In many industries, quick manufacturing turnaround is an important element of the design process. When sending an assembly with multiple 2D flat components to a cutting machine, organizing and outputting these profiles can be tedious. If your workflow involves exporting these profiles as part of one drawing, the traditional technique is to create a view of each component, which can later be exported to a 2D format. For a faster alternative, keep reading!
Creating an “Exploded” Flat View
A faster way to manage this is to create an Exploded Flat View of the components in your assembly environment and then add this single view (containing all profiles) to the drawing. The biggest challenge here is aligning all flat components to the same orientation, despite their assembled position. Because of this, the traditional Explode View command is not an easy solution.
Instead, we’ll manually move these components to a “flattened” orientation using configurations. This process is made very simple by utilizing multiple made mode–a extremely convenient and underutilized mate setting. To do this, follow these four steps:
Step 1. Create a new configuration of the assembly. Consider using a derived configuration, if configurations are already in use for a different purpose. The properties for both the parent configuration and the derived configuration should have new features, mates, and components suppressed automatically.
Step 2. With the new derived configuration active, suppress all positioning mates of the components you need the flattened view of. It’s also convenient to organize these mates into a folder so they can easily be suppressed and unsuppressed as needed. At this point, every component should be completely unconstrained and free to move, except for any fixed components.
Step 3. Create a mate between every components’ Front plane and the front plane of the main assembly. This can be done very quickly using multiple mate mode. You chose one common mate assembly, the front plane assembly in this case, and mate as many other entities as you want. To enable multiple mate mode, select the paperclip icon (pictured right) while in the mate command.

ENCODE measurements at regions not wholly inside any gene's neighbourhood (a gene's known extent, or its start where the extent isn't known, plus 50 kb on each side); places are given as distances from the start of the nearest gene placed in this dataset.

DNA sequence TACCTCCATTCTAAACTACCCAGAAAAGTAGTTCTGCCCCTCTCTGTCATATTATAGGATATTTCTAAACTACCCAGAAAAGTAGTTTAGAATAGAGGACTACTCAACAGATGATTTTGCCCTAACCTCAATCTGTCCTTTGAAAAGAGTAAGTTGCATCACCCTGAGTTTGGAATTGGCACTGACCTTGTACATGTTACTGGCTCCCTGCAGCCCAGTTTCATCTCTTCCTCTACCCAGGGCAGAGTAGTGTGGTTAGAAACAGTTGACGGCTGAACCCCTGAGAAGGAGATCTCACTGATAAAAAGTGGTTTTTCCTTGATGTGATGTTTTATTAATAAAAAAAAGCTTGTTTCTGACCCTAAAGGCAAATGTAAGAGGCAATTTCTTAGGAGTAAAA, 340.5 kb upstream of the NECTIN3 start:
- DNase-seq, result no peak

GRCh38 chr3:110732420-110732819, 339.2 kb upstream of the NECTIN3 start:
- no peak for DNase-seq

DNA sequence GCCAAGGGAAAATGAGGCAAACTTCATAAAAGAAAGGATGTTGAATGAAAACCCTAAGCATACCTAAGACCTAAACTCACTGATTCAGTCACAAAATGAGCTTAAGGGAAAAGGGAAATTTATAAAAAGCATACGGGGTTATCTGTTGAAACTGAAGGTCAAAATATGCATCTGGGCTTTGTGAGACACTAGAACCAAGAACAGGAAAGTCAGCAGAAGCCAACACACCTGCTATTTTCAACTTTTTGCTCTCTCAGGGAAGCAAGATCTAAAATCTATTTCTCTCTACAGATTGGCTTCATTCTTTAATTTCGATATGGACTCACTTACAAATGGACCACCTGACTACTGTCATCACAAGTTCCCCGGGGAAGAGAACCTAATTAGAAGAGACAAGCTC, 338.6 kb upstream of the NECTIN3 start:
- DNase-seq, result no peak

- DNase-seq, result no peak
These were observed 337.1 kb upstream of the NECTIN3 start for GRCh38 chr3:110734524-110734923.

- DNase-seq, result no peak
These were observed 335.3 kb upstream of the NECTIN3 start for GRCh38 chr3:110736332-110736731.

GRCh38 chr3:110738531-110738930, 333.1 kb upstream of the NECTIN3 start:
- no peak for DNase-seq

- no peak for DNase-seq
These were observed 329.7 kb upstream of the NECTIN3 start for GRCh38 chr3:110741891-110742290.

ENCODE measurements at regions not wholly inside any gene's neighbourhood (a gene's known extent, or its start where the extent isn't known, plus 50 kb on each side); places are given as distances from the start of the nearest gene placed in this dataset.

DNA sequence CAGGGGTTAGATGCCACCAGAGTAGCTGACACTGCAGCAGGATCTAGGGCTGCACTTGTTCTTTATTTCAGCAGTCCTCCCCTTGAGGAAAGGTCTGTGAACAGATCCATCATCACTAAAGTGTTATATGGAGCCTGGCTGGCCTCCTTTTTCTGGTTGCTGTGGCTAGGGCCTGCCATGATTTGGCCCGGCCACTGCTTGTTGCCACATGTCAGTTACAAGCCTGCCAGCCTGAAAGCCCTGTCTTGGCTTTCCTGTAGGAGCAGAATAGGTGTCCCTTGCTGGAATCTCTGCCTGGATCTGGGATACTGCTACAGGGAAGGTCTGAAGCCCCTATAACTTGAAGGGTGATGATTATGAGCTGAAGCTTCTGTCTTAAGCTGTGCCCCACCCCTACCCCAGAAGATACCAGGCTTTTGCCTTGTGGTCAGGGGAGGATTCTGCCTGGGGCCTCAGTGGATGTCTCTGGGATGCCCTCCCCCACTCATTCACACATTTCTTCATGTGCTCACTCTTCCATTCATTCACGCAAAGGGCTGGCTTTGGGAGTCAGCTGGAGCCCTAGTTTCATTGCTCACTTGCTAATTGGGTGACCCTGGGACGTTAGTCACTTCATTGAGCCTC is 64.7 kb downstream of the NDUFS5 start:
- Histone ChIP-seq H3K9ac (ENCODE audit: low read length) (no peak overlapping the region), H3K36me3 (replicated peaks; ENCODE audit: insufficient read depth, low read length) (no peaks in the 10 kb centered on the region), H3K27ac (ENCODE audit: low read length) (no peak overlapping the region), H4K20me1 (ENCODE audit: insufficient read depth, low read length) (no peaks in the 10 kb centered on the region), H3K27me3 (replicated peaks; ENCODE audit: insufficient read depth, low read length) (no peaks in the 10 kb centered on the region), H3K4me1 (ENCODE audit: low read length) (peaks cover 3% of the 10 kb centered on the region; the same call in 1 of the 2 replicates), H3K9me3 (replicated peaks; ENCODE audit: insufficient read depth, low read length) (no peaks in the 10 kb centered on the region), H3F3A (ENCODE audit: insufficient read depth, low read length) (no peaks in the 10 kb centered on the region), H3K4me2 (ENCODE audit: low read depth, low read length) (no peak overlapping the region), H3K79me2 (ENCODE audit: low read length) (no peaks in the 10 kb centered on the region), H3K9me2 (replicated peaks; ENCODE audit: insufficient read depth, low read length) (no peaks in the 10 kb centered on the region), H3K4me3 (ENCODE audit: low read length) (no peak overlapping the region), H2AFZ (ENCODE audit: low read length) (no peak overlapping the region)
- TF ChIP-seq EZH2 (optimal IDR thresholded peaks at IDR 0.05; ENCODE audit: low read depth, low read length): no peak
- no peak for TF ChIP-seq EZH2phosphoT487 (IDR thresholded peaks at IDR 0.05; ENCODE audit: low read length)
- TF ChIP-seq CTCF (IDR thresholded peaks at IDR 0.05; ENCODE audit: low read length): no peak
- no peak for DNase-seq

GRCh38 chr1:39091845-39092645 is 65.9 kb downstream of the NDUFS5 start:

Step 4. This step is optional. Use multiple mate mode to create parallel (NOT coincident) mates between the top plane of the main assembly and the top planes of all individual components. This will help align everything to be perfectly horizontal.
At this point, a front view orientation of the assembly should enable you to easily drag and position all components, creating a nice 2D layout. This can be inserted onto a drawing and exported to DXF. Duplicate components can be hidden and the remaining components can be ballooned to indicate quantity or item numbers if they are referenced in a cut list.
Note: You may find the need to flip the orientation on some of the coincident or parallel mates to get them aligned correctly.
Once all the “flattening” mates have been created, it is recommended to organize the mates into folders, classifying whether or not they are used to position or flatten the components. Also, in SOLIDWORKS 2018 folders in the feature tree are colored to indicate the state of components inside, such as hidden, showing or suppressed.
If you want to dig deeper into SOLIDWORKS techniques like this one, sign up for a 3D CAD training course!